This summer has made casualties of many London gardens, though our lawns remain gloriously green. However, even with the dog days of August upon us, you can revive a border or patio with some nifty patch and repair work.
© Gap Photos/Juliette Wade
The first move is to bring out your dead - and bury them, preferably in the compost heap. If you cut away decaying foliage - bin blackspot-covered leaves and diseased box stems - the landscape will look a whole lot better, and new growth is likelier to sprout from old. Cover any bare patches of soil with bark chippings.
'Dahlias are hitting their stride this month and will give you more than your money's worth right through to the frosts'
Second, focus on the foreground: make the front line look fabulous, and nobody will look at the also-rans behind. You could, however, try a little fakery in faraway corners where the lack of scent and perfect, plastic petals will not be questioned.
Use in-season flowers on long stems that are easily prodded into soil or compost, such as white regal lilies, birds of paradise, or else import an exotic counterfeit palm or banana tree to provide dramatic, no-shred foliage. Just remember to store away the incriminating evidence before winter.
Cannas are having their moment. Several of these fabulous tropical statement plants will provide enough fireworks to light up a whole terrace or border. If you haven't grown your own from tubers, buy them ready-sprouting then repot them or simply sink them, pot and all, into the soil.
Choose varieties such as Phasion and Striata that offer as much excitement in the finely striped foliage as in the flowers themselves. Another look-at-me, late-summer flowering bulb is eucomis, called the pineapple plant because the tufted-top spike of waxy flowers resembles the fruit. It's a curiosity that will lift a group of lacklustre container plants.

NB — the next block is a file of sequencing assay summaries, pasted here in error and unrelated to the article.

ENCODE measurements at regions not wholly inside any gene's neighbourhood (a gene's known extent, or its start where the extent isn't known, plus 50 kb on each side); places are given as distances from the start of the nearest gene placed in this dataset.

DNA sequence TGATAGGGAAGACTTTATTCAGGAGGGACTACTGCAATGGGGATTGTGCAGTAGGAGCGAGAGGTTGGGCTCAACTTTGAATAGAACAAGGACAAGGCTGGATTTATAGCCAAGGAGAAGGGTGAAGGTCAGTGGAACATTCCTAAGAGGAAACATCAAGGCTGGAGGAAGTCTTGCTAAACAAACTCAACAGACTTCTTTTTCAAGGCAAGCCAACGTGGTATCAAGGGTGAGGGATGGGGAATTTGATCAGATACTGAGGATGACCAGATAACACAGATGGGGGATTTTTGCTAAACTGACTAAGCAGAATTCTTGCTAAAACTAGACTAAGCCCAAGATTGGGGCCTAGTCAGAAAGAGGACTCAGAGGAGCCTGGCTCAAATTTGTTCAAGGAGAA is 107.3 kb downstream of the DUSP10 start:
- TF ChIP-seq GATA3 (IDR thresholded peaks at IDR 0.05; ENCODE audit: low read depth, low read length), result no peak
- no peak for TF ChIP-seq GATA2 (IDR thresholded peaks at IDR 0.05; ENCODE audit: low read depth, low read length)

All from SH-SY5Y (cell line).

Dahlias are hitting their stride this month, and, provided you can keep slugs and snails at bay, will give you more than your money's worth right through to the frosts. The rich, jewelbox shades are gorgeous but the more commonplace white and lemon shades will stand out on grey days and at dusk.
© Gap Photos/Jenny Lily
Bring in exuberant fans of foliage with phormiums in startling bands of crimson, deep pink and bronze - garden centres always carry a good stock of these - and place them where the late summer sun can shine through the sword-like leaves, making them gleam like stained glass.
If bedding is thin on the ground at the garden centre, scour the conservatory section: what needs to be indoors in winter can stay outdoors in summer.
Kalanchoe, the small, pretty succulents with more flower than leaf, are basic stock that tend to be overlooked. Instead, look them over and pick out five mixed colours such as pink, apricot and yellow; take them out of their pots, plop them into a wide bulb bowl, fill the gaps with compost and you have a striking centrepiece for the patio table. Kalanchoe also makes a perky substitute for any weedy-looking specimens in the window box.
© Gap Photos/Visions
Make tabletop or windowbox displays of succulents that you can lift when summer's over and give them fresh life as houseplants indoors. If you're going on holiday - or just hate watering - this huge family of no-maintenance plants are ideal. Plant a diverse group together, top with grit and a few pebbles, and you have an eye-diverting xeriscape (that's a low-water sustainable landscape).
Most of us who sowed tomato seed or bought baby plants have been rewarded with few fruits or worse yet, blight. See what specimen veg plants the garden centre has to offer: aubergines, peppers and unusual tomatoes such as yellow peardrop are still available and, at large sizes, make showcase plants that will look good plus provide a decent crop. This is no time to feel guilty that you didn't grow them: desperate times, desperate measures.